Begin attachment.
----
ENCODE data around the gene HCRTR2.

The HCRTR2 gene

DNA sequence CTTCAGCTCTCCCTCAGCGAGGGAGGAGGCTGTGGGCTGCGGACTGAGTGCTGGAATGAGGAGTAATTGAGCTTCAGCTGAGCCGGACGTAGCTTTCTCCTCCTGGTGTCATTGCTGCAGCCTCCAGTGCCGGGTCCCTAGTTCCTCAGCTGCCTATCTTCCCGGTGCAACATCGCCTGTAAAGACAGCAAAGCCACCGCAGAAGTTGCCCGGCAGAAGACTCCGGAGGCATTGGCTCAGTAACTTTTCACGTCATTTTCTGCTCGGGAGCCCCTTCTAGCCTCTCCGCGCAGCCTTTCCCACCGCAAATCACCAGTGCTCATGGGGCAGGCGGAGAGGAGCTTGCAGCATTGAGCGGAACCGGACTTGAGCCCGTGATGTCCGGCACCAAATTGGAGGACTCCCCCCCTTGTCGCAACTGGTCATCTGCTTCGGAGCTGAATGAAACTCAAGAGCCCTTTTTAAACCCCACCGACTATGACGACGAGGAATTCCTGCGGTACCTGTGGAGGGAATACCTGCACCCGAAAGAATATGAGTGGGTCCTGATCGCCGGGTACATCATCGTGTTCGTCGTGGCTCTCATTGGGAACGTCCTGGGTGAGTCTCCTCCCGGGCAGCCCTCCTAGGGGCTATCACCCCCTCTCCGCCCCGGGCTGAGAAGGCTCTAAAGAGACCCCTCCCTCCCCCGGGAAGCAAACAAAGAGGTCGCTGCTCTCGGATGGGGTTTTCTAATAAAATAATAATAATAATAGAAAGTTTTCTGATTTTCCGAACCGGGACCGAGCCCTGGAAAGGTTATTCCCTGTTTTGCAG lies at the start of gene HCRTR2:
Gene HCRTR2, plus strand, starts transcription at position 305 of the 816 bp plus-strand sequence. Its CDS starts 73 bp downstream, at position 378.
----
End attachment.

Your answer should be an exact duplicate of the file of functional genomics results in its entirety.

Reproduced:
ENCODE data around the gene HCRTR2.

The HCRTR2 gene

DNA sequence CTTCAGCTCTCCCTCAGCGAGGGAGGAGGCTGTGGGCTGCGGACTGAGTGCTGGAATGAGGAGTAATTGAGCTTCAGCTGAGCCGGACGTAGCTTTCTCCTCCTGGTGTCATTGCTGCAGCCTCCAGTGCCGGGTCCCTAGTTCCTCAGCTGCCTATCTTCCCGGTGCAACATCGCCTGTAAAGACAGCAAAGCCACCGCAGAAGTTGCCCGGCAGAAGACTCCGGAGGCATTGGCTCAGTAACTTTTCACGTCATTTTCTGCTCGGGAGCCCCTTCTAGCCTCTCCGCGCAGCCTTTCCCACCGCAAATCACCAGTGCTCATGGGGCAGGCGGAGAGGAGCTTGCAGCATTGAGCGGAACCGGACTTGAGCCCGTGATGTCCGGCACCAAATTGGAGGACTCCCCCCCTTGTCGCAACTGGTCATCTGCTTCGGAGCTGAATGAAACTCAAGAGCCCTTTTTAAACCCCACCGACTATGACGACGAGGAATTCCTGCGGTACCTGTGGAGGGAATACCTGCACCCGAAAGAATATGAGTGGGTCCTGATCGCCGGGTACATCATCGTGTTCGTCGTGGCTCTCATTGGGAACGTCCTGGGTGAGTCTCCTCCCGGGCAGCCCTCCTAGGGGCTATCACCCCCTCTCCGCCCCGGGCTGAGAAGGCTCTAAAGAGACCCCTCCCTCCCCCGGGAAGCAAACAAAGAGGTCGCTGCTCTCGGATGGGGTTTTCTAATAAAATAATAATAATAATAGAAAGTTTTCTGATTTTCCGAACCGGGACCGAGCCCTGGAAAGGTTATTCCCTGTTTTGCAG lies at the start of gene HCRTR2:
Gene HCRTR2, plus strand, starts transcription at position 305 of the 816 bp plus-strand sequence. Its CDS starts 73 bp downstream, at position 378.